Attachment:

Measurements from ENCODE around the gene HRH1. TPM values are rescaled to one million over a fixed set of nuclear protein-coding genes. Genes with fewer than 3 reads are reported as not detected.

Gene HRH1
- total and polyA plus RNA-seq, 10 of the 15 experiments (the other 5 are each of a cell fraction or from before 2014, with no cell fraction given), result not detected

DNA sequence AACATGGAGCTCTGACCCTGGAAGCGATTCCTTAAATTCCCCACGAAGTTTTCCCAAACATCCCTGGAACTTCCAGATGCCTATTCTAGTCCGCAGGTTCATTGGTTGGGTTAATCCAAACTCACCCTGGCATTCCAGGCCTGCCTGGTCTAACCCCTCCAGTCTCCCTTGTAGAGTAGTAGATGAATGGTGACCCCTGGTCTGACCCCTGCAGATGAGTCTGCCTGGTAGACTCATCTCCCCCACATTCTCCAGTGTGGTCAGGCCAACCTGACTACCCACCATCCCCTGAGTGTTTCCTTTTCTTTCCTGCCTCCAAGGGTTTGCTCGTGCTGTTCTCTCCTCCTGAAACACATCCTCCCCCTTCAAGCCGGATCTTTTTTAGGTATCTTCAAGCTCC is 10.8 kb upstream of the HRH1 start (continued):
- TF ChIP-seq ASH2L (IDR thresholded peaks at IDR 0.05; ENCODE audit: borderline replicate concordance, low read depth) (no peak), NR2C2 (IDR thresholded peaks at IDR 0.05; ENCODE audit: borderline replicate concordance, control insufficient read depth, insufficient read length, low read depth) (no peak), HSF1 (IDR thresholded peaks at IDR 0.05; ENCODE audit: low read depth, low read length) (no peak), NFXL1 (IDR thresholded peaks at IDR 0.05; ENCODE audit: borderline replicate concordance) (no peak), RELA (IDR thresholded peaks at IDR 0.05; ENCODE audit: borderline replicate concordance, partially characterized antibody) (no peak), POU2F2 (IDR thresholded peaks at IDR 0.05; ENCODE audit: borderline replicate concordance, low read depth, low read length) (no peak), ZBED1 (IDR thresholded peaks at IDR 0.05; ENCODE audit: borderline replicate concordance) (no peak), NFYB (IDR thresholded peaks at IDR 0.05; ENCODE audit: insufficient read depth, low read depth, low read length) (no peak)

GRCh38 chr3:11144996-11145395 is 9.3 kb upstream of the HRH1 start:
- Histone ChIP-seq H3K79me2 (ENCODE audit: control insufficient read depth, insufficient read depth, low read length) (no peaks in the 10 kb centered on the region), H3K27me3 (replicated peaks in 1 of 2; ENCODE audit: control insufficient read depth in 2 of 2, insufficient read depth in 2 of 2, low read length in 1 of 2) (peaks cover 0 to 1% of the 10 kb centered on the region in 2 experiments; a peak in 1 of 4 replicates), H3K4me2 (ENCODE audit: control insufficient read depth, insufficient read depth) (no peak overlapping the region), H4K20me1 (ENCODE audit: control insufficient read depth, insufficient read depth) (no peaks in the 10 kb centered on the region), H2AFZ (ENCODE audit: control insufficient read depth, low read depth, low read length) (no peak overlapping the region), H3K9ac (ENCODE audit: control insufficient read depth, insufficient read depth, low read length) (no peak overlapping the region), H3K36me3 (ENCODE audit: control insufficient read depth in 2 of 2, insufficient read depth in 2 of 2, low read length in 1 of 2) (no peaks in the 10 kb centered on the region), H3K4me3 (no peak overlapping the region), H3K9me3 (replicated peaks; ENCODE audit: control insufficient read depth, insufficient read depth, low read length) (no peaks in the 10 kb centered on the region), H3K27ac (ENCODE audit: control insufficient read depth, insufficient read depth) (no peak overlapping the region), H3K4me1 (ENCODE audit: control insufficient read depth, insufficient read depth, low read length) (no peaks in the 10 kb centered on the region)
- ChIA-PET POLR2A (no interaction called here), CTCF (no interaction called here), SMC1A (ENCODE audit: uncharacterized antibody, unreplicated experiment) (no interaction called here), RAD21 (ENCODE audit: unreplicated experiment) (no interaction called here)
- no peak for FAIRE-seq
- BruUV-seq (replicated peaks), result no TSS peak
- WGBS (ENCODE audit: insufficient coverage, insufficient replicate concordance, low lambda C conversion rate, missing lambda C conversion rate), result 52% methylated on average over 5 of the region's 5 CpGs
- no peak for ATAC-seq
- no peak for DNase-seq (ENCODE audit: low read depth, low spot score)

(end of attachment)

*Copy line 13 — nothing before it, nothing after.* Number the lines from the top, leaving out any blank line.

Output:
- no peak for DNase-seq (ENCODE audit: low read depth, low spot score)